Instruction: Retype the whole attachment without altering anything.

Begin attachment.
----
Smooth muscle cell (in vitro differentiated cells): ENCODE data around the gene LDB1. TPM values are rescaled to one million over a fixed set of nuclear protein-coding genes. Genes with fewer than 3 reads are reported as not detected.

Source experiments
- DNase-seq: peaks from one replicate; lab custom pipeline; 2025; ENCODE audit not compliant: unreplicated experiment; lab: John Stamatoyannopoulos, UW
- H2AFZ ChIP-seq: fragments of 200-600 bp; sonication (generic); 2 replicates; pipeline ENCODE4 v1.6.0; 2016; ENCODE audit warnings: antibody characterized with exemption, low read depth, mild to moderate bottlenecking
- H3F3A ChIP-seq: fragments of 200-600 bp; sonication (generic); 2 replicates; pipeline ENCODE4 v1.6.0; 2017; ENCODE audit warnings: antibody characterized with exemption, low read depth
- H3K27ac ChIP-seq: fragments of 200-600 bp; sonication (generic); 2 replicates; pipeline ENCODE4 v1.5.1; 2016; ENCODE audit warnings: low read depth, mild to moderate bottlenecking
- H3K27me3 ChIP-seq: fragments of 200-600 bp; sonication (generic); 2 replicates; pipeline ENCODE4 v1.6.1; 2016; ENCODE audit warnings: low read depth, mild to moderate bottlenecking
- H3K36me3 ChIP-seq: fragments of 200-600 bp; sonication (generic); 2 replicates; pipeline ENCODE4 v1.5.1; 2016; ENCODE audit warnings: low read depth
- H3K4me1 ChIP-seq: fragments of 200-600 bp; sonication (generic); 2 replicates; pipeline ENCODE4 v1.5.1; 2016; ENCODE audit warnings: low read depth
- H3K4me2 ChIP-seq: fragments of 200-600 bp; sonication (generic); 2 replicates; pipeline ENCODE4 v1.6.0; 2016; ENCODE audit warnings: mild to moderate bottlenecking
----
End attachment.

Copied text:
Smooth muscle cell (in vitro differentiated cells): ENCODE data around the gene LDB1. TPM values are rescaled to one million over a fixed set of nuclear protein-coding genes. Genes with fewer than 3 reads are reported as not detected.

Source experiments
- DNase-seq: peaks from one replicate; lab custom pipeline; 2025; ENCODE audit not compliant: unreplicated experiment; lab: John Stamatoyannopoulos, UW
- H2AFZ ChIP-seq: fragments of 200-600 bp; sonication (generic); 2 replicates; pipeline ENCODE4 v1.6.0; 2016; ENCODE audit warnings: antibody characterized with exemption, low read depth, mild to moderate bottlenecking
- H3F3A ChIP-seq: fragments of 200-600 bp; sonication (generic); 2 replicates; pipeline ENCODE4 v1.6.0; 2017; ENCODE audit warnings: antibody characterized with exemption, low read depth
- H3K27ac ChIP-seq: fragments of 200-600 bp; sonication (generic); 2 replicates; pipeline ENCODE4 v1.5.1; 2016; ENCODE audit warnings: low read depth, mild to moderate bottlenecking
- H3K27me3 ChIP-seq: fragments of 200-600 bp; sonication (generic); 2 replicates; pipeline ENCODE4 v1.6.1; 2016; ENCODE audit warnings: low read depth, mild to moderate bottlenecking
- H3K36me3 ChIP-seq: fragments of 200-600 bp; sonication (generic); 2 replicates; pipeline ENCODE4 v1.5.1; 2016; ENCODE audit warnings: low read depth
- H3K4me1 ChIP-seq: fragments of 200-600 bp; sonication (generic); 2 replicates; pipeline ENCODE4 v1.5.1; 2016; ENCODE audit warnings: low read depth
- H3K4me2 ChIP-seq: fragments of 200-600 bp; sonication (generic); 2 replicates; pipeline ENCODE4 v1.6.0; 2016; ENCODE audit warnings: mild to moderate bottlenecking